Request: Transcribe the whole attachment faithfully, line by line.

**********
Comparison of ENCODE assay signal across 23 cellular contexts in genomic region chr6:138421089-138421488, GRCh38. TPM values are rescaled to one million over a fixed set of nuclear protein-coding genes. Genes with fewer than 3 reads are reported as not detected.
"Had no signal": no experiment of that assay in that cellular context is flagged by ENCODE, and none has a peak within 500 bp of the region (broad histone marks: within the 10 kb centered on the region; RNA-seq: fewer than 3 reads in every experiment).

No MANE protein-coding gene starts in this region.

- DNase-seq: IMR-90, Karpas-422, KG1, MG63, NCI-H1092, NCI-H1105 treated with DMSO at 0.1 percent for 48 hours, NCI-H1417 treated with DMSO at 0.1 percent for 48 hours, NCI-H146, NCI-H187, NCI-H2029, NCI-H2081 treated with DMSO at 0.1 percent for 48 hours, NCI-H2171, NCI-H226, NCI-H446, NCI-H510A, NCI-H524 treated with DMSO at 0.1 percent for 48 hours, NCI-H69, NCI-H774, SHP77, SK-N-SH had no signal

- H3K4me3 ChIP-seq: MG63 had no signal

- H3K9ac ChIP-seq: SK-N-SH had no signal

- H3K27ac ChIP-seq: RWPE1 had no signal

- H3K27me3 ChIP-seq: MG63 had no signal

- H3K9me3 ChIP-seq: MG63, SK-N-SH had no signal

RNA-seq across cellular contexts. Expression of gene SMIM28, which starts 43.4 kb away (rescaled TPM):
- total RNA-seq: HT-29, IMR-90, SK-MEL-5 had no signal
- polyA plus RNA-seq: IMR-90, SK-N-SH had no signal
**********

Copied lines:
Comparison of ENCODE assay signal across 23 cellular contexts in genomic region chr6:138421089-138421488, GRCh38. TPM values are rescaled to one million over a fixed set of nuclear protein-coding genes. Genes with fewer than 3 reads are reported as not detected.
"Had no signal": no experiment of that assay in that cellular context is flagged by ENCODE, and none has a peak within 500 bp of the region (broad histone marks: within the 10 kb centered on the region; RNA-seq: fewer than 3 reads in every experiment).

No MANE protein-coding gene starts in this region.

- DNase-seq: IMR-90, Karpas-422, KG1, MG63, NCI-H1092, NCI-H1105 treated with DMSO at 0.1 percent for 48 hours, NCI-H1417 treated with DMSO at 0.1 percent for 48 hours, NCI-H146, NCI-H187, NCI-H2029, NCI-H2081 treated with DMSO at 0.1 percent for 48 hours, NCI-H2171, NCI-H226, NCI-H446, NCI-H510A, NCI-H524 treated with DMSO at 0.1 percent for 48 hours, NCI-H69, NCI-H774, SHP77, SK-N-SH had no signal

- H3K4me3 ChIP-seq: MG63 had no signal

- H3K9ac ChIP-seq: SK-N-SH had no signal

- H3K27ac ChIP-seq: RWPE1 had no signal

- H3K27me3 ChIP-seq: MG63 had no signal

- H3K9me3 ChIP-seq: MG63, SK-N-SH had no signal

RNA-seq across cellular contexts. Expression of gene SMIM28, which starts 43.4 kb away (rescaled TPM):
- total RNA-seq: HT-29, IMR-90, SK-MEL-5 had no signal
- polyA plus RNA-seq: IMR-90, SK-N-SH had no signal